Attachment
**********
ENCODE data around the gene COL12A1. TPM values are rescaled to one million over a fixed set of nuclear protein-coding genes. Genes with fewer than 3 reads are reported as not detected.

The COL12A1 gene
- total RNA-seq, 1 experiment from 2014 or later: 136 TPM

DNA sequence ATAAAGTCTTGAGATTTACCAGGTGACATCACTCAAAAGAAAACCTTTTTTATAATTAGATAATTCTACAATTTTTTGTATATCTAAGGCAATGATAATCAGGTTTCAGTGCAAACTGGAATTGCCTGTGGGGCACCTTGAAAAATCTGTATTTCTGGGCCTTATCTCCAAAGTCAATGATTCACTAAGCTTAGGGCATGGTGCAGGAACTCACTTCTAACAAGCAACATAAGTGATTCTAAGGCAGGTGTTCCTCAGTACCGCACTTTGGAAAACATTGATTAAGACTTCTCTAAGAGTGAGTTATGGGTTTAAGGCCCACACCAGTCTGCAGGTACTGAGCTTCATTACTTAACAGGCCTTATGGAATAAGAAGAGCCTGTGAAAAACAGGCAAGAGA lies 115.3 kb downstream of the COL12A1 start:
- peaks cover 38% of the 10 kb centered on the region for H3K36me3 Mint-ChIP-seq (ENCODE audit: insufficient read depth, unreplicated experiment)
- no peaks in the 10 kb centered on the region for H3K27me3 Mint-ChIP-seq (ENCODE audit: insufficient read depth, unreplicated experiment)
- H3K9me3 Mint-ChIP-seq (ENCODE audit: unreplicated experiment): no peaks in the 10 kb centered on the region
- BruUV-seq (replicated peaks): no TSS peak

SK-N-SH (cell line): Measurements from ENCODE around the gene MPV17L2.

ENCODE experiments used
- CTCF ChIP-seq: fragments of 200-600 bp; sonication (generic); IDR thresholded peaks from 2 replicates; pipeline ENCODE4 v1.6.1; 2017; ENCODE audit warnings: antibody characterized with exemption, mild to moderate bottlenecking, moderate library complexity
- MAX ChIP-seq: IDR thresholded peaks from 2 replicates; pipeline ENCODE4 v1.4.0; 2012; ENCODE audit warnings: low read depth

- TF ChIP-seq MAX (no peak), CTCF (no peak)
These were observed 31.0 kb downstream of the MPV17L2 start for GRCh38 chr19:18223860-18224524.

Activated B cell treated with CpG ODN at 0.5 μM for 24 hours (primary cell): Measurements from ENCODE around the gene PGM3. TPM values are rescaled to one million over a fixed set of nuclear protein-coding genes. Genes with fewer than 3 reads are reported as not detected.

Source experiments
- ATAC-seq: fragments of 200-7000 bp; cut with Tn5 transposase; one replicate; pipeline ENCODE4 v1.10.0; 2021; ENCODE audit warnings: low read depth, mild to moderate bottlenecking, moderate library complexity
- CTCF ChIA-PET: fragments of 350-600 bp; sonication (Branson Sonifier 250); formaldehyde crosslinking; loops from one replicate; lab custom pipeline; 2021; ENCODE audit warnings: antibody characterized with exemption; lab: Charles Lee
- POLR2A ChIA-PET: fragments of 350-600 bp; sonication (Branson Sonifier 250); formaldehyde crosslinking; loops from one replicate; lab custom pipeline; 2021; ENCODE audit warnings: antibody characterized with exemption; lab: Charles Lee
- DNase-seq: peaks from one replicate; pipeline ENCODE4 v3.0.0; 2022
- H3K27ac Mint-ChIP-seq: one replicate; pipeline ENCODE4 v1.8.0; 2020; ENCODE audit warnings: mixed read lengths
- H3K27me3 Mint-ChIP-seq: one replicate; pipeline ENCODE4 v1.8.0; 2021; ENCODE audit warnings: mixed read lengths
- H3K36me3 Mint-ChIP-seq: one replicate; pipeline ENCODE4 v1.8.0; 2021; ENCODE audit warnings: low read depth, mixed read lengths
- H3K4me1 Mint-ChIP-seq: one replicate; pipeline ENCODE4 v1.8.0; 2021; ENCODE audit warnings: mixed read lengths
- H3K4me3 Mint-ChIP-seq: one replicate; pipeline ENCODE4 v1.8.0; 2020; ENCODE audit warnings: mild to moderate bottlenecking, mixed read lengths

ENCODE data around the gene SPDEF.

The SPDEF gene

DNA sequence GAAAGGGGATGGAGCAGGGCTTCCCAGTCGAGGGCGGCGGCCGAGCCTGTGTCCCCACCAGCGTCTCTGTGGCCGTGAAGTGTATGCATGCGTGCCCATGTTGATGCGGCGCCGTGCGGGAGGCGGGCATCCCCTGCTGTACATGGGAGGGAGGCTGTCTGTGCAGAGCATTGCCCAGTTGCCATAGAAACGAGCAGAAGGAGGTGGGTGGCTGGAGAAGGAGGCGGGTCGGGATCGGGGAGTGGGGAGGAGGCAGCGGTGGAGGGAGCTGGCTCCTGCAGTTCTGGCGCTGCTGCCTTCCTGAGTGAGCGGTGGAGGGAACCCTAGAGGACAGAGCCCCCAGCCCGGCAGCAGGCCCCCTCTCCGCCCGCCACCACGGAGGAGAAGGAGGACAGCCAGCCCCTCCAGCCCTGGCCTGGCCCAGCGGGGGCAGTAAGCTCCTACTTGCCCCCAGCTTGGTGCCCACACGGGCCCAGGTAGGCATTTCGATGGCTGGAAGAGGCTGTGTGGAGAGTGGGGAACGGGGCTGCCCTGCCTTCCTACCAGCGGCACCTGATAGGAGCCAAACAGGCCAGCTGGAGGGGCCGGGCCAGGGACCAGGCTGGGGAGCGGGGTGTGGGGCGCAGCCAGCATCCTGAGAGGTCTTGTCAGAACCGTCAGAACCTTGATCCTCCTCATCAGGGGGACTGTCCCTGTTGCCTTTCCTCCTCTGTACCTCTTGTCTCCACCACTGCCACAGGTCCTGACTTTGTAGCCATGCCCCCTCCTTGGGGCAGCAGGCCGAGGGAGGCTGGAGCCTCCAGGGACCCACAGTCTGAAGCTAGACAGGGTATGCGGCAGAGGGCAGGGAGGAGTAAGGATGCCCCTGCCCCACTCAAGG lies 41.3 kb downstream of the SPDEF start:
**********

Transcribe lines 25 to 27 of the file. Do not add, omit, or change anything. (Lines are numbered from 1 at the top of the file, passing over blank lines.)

- H3K4me3 Mint-ChIP-seq: one replicate; pipeline ENCODE4 v1.8.0; 2020; ENCODE audit warnings: mild to moderate bottlenecking, mixed read lengths

ENCODE data around the gene SPDEF.

The SPDEF gene